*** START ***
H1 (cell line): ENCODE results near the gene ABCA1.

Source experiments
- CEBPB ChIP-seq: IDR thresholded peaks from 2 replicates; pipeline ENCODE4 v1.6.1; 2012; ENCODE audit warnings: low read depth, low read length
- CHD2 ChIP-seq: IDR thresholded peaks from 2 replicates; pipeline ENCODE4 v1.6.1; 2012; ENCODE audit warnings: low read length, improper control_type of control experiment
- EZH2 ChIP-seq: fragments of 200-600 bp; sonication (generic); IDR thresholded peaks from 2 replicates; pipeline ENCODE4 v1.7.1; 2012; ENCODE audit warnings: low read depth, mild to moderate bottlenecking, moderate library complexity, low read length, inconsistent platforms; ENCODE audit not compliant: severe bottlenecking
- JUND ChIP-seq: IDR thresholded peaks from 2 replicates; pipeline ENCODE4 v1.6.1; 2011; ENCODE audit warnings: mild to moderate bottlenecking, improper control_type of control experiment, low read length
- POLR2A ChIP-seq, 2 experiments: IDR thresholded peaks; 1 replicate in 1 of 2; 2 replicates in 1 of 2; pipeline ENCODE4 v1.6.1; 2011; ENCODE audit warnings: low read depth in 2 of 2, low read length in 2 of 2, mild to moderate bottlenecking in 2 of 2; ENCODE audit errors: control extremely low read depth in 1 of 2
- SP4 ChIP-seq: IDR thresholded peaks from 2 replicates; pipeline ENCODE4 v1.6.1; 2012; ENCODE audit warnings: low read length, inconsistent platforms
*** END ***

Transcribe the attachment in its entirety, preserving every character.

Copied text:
H1 (cell line): ENCODE results near the gene ABCA1.

Source experiments
- CEBPB ChIP-seq: IDR thresholded peaks from 2 replicates; pipeline ENCODE4 v1.6.1; 2012; ENCODE audit warnings: low read depth, low read length
- CHD2 ChIP-seq: IDR thresholded peaks from 2 replicates; pipeline ENCODE4 v1.6.1; 2012; ENCODE audit warnings: low read length, improper control_type of control experiment
- EZH2 ChIP-seq: fragments of 200-600 bp; sonication (generic); IDR thresholded peaks from 2 replicates; pipeline ENCODE4 v1.7.1; 2012; ENCODE audit warnings: low read depth, mild to moderate bottlenecking, moderate library complexity, low read length, inconsistent platforms; ENCODE audit not compliant: severe bottlenecking
- JUND ChIP-seq: IDR thresholded peaks from 2 replicates; pipeline ENCODE4 v1.6.1; 2011; ENCODE audit warnings: mild to moderate bottlenecking, improper control_type of control experiment, low read length
- POLR2A ChIP-seq, 2 experiments: IDR thresholded peaks; 1 replicate in 1 of 2; 2 replicates in 1 of 2; pipeline ENCODE4 v1.6.1; 2011; ENCODE audit warnings: low read depth in 2 of 2, low read length in 2 of 2, mild to moderate bottlenecking in 2 of 2; ENCODE audit errors: control extremely low read depth in 1 of 2
- SP4 ChIP-seq: IDR thresholded peaks from 2 replicates; pipeline ENCODE4 v1.6.1; 2012; ENCODE audit warnings: low read length, inconsistent platforms